'Slave Play' Tells Hard Truths About Fetishizing Race with Little Foreplay

by Emell Adolphus

EDGE Media Network Contributor

Sunday December 5, 2021
Originally published on December 2, 2021

The cast of 'Slave Play.'
The cast of 'Slave Play.'  (Source:Evan Zimmerman/MurphyMade)

In the script notes for Tony Award-nominated "Slave Play" — which returns to Broadway tonight at the August Wilson Theatre through Jan. 23, 2022 — playwright Jeremy O. Harris writes that the production "should not work to make the audience comfortable with what they are witnessing at all." In the course of the play's two-hour running time (no intermission), the audience witnesses what I can only describe as "a lot."

This includes a big black dildo, Rihanna-induced twerking, and the oftentimes violently erotic release of pent-up emotional frustration — all set in what we believe to be America's Antebellum South.

The audience is along for the ride as the Black characters, all halves of interracial couples, exercise the broken power dynamics in their relationships. But Harris, in bold fashion, makes it clear that this ride isn't free—for the characters or the audience. Everyone has work to do in "Slave Play." And just as the play threatens to fly off the rails in its unpacking of racism, tokenism, sexuality and color fetishism, Harris asks you to look in the mirror (literally, depending on where you're sitting as you may catch your reflection on Clint Ramos's reflective set). And it all makes sense. If you're gay, look extra close.

Harris, 32, is a queer Black man who was raised with modest means by a single mother in Martinsville, Virginia; a common upbringing for many Black kids. Uncommon, as he detailed in a New York Times interview, was his interest in The Great White Way.

He studied acting then poetry at Chicago's DePaul University before dropping out entirely. After spending some time in the Chicago theater scene, he was then reportedly accepted to the Yale School of Drama after pitching "Slave Play" during his entrance interview.

Stepping into such long-held spaces of white, gay privilege, Harris doesn't pull any punches in portraying his perspective of how society puts whiteness on a pedestal. His theater work often puts Black queerness in the driver's seat to collide, sometimes literally, with what has been accepted as the norm.

In one of Harris' other recent works, "Daddy," he tells the story of a young Black artist who befriends an older white art collector (played Off-Broadway by Alan Cumming) while he's on the verge of superstardom. The relationship turns into a feverish connection that tips the power dynamic between the two.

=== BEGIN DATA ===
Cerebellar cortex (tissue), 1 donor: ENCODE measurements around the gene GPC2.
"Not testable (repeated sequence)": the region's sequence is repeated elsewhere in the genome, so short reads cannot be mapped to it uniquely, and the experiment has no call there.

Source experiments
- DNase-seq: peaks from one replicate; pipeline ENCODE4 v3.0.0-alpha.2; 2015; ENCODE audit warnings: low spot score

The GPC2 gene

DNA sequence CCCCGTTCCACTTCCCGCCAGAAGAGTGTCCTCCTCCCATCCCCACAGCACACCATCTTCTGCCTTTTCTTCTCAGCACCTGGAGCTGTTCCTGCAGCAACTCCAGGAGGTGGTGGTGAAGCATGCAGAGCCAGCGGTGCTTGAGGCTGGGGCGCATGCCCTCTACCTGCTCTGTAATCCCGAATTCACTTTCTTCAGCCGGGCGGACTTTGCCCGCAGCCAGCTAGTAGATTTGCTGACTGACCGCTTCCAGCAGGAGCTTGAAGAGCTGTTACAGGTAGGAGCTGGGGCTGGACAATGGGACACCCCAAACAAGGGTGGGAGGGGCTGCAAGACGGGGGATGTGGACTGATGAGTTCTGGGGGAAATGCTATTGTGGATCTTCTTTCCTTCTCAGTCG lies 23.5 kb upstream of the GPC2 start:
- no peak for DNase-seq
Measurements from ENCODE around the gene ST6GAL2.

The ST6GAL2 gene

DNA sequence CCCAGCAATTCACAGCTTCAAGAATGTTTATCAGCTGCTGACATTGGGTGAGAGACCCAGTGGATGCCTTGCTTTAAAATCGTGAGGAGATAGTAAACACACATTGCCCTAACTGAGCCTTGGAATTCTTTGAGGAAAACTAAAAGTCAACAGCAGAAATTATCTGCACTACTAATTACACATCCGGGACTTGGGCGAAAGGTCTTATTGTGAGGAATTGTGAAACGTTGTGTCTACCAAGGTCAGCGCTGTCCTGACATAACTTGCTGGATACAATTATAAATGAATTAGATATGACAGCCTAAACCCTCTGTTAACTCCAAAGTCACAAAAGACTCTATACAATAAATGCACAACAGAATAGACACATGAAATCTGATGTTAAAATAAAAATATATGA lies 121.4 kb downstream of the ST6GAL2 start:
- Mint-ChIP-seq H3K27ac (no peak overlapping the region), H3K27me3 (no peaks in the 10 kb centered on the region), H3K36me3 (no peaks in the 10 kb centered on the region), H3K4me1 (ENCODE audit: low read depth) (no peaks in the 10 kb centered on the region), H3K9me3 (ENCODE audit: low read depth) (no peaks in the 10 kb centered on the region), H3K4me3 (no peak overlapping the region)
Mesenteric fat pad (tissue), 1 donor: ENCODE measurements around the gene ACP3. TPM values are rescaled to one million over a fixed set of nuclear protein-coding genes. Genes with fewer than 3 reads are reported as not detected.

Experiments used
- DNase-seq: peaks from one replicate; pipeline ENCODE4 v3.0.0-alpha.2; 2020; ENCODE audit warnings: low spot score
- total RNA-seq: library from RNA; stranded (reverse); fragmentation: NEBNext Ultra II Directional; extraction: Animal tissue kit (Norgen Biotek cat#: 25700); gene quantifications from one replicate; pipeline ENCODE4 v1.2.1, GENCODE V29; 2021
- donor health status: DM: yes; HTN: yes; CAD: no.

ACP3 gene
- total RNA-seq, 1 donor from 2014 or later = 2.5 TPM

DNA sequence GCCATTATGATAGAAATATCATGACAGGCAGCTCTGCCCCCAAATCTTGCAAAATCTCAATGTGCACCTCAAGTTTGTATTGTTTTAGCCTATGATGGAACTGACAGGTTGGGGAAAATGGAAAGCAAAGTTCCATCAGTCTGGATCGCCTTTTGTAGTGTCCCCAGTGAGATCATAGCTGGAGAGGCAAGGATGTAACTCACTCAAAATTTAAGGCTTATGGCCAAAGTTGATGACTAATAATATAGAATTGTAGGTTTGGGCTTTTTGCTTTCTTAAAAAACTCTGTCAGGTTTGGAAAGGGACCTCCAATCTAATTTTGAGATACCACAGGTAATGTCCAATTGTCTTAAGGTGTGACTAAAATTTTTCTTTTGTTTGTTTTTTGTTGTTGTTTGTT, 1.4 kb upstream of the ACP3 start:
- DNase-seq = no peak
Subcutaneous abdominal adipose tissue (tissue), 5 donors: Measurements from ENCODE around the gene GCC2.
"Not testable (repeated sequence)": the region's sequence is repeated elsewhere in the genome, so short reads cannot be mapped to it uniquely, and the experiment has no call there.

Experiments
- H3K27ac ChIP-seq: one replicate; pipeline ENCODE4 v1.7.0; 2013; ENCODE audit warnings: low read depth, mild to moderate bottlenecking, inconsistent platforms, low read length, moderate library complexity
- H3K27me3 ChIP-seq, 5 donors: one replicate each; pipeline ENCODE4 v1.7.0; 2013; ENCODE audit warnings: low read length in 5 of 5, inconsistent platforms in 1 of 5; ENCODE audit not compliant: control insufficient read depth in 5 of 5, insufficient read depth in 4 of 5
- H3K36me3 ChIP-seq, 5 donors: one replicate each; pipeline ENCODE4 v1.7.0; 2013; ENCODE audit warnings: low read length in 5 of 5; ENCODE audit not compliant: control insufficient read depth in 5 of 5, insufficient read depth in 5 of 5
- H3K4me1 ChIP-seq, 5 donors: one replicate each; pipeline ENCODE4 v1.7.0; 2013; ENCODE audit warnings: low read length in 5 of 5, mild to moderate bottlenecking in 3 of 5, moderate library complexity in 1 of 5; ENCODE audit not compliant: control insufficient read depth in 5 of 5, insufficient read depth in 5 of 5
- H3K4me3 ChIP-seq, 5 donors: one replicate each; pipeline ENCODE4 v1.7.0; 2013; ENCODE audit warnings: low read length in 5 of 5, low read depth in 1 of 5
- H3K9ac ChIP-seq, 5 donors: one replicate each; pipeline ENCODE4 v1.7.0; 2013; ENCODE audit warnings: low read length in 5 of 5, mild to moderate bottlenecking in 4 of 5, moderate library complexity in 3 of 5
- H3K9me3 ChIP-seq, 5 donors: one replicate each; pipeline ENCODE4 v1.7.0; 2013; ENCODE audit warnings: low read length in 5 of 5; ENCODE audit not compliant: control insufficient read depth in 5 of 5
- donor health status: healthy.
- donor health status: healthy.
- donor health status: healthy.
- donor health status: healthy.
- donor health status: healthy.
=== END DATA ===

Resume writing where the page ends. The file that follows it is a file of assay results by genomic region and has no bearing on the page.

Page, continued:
(l to r) Irene Sofia Lucio, Devin Kawaoka and Ato Blankson-Wood in 'Slave Play.'
(l to r) Irene Sofia Lucio, Devin Kawaoka and Ato Blankson-Wood in 'Slave Play.'  (Source: Evan Zimmerman/MurphyMade)

In "Slave Play," Harris illustrates just how skewed our "normal" has become— even in the LGBTQ+ community where people often have to fight discrimination on multiple fronts. Before seeing the play on stage, its script should be required reading. The actors and the directing give meaning to what sometimes seems simple in the text. But in the text is also where Harris clearly states his intentions to set up and knockdown tropes about Black sexuality and what it should be.

There is a powerful moment in the play when a gay Black character (Ato Blankson-Wood) finally realizes that his partner uses his whiteness to erase his worth. The character knows no matter how exceptional he is, he will never truly hold any power in the relationship because his skin is black. A very real, and personally touching, realization for any Black person, gay or straight, who has ever tried to date outside their race.

Harris' "Slave Play" works to restore worth back to those who are consistently othered for their lack of whiteness. To put it plainly, "Slave Play" is not a play about Black people. It is a play for those who say they "know black people."

"Slave Play"
August Wilson Theatre
245 West 52nd Street, NYC
Through January 23, 2022

Note: The production announced that the first Black Out performance for the Broadway return will be Friday, December 3. This private, invitation-only performance will allow the Black-identifying audience to experience and discuss the play free from the white gaze. Harris birthed the idea of Black Out performances in the original Broadway run, in recognition of Broadway's rich, diverse, and fraught history with Black work.